Seconds after the call, my colleague, Kerry, followed me back to my room to pack. I rebuffed offers of prayer. I sat in the dark trying to manage the shock. The thought, “I’ll never measure up now,” crept through my heart—something I thought I resolved years ago. That was another dynamic I observed at hospice that now played out in my own family. For relationships marked by profound brokenness, death magnifies a lack of resolution.

That night, grief laid heavy on my body. My joints ached, and I struggled with shortness of breath. As much as I tried to be at peace—Psalms playing on my iPhone, prayer coming from my lips—the comfort of God escaped me. I felt bereft and utterly alone.

I chose to accompany my colleagues to a school the morning after my father died. The lesson for the day focused on pain and death. A young girl cried out that she and her mother did not have enough to eat, and it made her afraid. I cried and felt her fear as my own as I watched the teacher sow Jesus into this girl’s pain.

On the way to the airport and through each leg of the trip, friends replied to a plea for prayer I sent to several of them on Facebook.

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Picture us holding your hands in prayer during this difficult journey.

You’re almost home, brave friend.

Woke up at 2 a.m. praying for you.

May you feel the presence of the saints and of the Holy Sprit as you grieve.

God is full of grace for you. He is holding you, loving you.

So many people are praying. We are bringing you home!

Eventually, I arrived back in the states, my luggage bursting with dirty clothes and bulky souvenirs: satin embroidered shirts, carved elephants, a drum. I was sleep deprived, overwhelmed, and breaking out in a rash. And my dad was gone.

Ministry of Presence

My hospice ministry is centered on presence and time. These are perhaps the most significant gifts we can offer in our busy world.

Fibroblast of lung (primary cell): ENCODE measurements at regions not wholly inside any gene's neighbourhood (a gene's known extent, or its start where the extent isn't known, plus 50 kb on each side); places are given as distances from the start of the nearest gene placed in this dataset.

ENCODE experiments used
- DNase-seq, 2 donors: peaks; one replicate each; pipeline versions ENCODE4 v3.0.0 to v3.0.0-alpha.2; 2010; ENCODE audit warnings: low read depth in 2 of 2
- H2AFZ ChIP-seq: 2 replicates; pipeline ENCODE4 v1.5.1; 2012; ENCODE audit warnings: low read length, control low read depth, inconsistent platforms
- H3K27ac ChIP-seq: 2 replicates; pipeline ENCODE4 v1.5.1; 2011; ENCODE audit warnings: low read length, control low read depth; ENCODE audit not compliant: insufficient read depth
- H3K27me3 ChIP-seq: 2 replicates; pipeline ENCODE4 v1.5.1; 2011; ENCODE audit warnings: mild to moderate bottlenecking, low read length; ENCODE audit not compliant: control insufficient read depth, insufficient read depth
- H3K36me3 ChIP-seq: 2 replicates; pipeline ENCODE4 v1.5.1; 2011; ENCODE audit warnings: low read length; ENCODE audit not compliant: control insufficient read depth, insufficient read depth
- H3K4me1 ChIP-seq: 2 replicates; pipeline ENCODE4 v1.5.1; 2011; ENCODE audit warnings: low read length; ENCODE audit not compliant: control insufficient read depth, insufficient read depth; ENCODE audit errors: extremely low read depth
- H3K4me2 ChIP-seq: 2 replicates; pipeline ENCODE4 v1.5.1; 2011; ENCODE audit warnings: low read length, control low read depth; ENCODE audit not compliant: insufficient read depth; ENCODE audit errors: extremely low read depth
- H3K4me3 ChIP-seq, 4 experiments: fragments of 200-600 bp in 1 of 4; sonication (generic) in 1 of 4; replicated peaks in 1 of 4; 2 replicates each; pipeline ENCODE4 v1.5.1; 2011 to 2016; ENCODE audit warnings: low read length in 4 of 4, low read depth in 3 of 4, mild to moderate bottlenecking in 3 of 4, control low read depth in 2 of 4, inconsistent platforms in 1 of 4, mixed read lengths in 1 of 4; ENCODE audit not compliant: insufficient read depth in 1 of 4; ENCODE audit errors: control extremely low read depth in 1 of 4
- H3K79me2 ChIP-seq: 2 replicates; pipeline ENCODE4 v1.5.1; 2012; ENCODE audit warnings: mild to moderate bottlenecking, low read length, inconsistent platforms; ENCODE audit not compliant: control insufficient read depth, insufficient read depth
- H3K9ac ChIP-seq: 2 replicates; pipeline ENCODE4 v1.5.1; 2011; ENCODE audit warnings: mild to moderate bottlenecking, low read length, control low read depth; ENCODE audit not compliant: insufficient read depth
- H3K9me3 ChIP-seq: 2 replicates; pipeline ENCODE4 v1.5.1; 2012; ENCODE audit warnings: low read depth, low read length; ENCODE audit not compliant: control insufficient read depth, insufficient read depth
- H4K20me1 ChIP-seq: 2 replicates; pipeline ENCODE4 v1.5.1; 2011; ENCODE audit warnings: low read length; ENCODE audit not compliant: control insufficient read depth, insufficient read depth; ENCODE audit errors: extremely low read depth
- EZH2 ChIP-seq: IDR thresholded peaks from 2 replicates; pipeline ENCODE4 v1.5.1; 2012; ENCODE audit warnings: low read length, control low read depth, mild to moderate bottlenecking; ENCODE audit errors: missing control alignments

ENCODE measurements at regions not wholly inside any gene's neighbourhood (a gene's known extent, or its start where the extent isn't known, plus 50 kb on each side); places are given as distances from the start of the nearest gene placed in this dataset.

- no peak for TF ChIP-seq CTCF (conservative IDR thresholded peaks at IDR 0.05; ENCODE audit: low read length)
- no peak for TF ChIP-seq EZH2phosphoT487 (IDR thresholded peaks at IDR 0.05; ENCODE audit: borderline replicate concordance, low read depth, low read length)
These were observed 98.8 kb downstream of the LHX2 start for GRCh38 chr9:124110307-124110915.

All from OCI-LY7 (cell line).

Following my dad’s death, I felt as though I failed to connect with my faith in the midst of a significant trial. But amid my pain and grief and failure, my friends lent their faith to me. They provided a ministry of presence and strength that carried me through the darkness and thousands of miles.

I think of Ecclesiastes 4:9-12:

Two are better than one, because they have a good reward for their toil. For if they fall, one will lift up his fellow. But woe to him who is alone when he falls and has not another to lift him up! Again, if two lie together, they keep warm, but how can one keep warm alone? And though a man might prevail against one who is alone, two will withstand him—a threefold cord is not quickly broken. (ESV)

From Uganda to now, in the weeks after my dad’s funeral, the Lord has been close to me, and my friends have been there to remind me of that reality. They were a cord not broken.

I’m often asked what kind of death is most difficult on loved ones—when goodbye extends over a long period or when a person dies suddenly. I try not to weigh or scale the suffering. Death is shocking and ridden with sorrow, no matter how and when it comes. My family is still reeling from my father’s death.

But as I emerge from the fog of the past several weeks, as I return to sitting and talking and praying with hospice patients again, I know more intimately the pain of grief. But more importantly, I know a God who stays with us through this pain, a God who himself operates through a ministry of presence.

Amy Tracy is a blogger, author, and writer in global missions at David C Cook. She lives in community with her much loved Colorado family—two best friends, four kids, four dogs, four hamsters, three horses, a cat, and a big floppy eared bunny named Gus. She can be reached on Twitter at @TheRealAmyTracy.